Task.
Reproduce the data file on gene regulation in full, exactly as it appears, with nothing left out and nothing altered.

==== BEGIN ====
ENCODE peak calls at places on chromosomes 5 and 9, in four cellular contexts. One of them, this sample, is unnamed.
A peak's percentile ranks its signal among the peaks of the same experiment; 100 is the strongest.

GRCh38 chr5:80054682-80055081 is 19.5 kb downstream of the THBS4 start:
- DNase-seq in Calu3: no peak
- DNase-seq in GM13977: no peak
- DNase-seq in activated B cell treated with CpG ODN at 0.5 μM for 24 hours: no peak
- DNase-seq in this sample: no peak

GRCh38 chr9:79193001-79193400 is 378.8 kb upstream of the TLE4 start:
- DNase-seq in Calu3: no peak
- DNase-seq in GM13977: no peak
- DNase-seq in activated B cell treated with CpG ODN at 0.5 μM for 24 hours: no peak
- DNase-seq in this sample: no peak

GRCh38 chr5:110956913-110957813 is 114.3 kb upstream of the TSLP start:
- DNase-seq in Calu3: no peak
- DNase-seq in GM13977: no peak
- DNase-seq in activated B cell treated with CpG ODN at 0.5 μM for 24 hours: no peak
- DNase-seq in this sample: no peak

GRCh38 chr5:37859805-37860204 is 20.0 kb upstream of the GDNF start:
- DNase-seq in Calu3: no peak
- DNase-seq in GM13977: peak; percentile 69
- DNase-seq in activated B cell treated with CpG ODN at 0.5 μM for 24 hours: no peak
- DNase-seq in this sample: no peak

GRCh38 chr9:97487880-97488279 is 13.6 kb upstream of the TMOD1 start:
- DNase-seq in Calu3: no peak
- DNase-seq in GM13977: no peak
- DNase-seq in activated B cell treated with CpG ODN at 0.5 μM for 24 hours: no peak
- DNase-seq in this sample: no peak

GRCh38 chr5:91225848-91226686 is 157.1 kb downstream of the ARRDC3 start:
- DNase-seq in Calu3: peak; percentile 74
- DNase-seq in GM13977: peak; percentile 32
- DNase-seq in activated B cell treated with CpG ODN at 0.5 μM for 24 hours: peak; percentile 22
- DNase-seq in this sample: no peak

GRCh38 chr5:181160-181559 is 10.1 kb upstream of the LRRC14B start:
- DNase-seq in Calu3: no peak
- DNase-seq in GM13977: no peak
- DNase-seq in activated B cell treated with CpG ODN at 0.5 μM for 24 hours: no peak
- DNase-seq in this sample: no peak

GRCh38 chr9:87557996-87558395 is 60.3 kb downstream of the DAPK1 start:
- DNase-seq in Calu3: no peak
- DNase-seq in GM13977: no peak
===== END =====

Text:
ENCODE peak calls at places on chromosomes 5 and 9, in four cellular contexts. One of them, this sample, is unnamed.
A peak's percentile ranks its signal among the peaks of the same experiment; 100 is the strongest.

GRCh38 chr5:80054682-80055081 is 19.5 kb downstream of the THBS4 start:
- DNase-seq in Calu3: no peak
- DNase-seq in GM13977: no peak
- DNase-seq in activated B cell treated with CpG ODN at 0.5 μM for 24 hours: no peak
- DNase-seq in this sample: no peak

GRCh38 chr9:79193001-79193400 is 378.8 kb upstream of the TLE4 start:
- DNase-seq in Calu3: no peak
- DNase-seq in GM13977: no peak
- DNase-seq in activated B cell treated with CpG ODN at 0.5 μM for 24 hours: no peak
- DNase-seq in this sample: no peak

GRCh38 chr5:110956913-110957813 is 114.3 kb upstream of the TSLP start:
- DNase-seq in Calu3: no peak
- DNase-seq in GM13977: no peak
- DNase-seq in activated B cell treated with CpG ODN at 0.5 μM for 24 hours: no peak
- DNase-seq in this sample: no peak

GRCh38 chr5:37859805-37860204 is 20.0 kb upstream of the GDNF start:
- DNase-seq in Calu3: no peak
- DNase-seq in GM13977: peak; percentile 69
- DNase-seq in activated B cell treated with CpG ODN at 0.5 μM for 24 hours: no peak
- DNase-seq in this sample: no peak

GRCh38 chr9:97487880-97488279 is 13.6 kb upstream of the TMOD1 start:
- DNase-seq in Calu3: no peak
- DNase-seq in GM13977: no peak
- DNase-seq in activated B cell treated with CpG ODN at 0.5 μM for 24 hours: no peak
- DNase-seq in this sample: no peak

GRCh38 chr5:91225848-91226686 is 157.1 kb downstream of the ARRDC3 start:
- DNase-seq in Calu3: peak; percentile 74
- DNase-seq in GM13977: peak; percentile 32
- DNase-seq in activated B cell treated with CpG ODN at 0.5 μM for 24 hours: peak; percentile 22
- DNase-seq in this sample: no peak

GRCh38 chr5:181160-181559 is 10.1 kb upstream of the LRRC14B start:
- DNase-seq in Calu3: no peak
- DNase-seq in GM13977: no peak
- DNase-seq in activated B cell treated with CpG ODN at 0.5 μM for 24 hours: no peak
- DNase-seq in this sample: no peak

GRCh38 chr9:87557996-87558395 is 60.3 kb downstream of the DAPK1 start:
- DNase-seq in Calu3: no peak
- DNase-seq in GM13977: no peak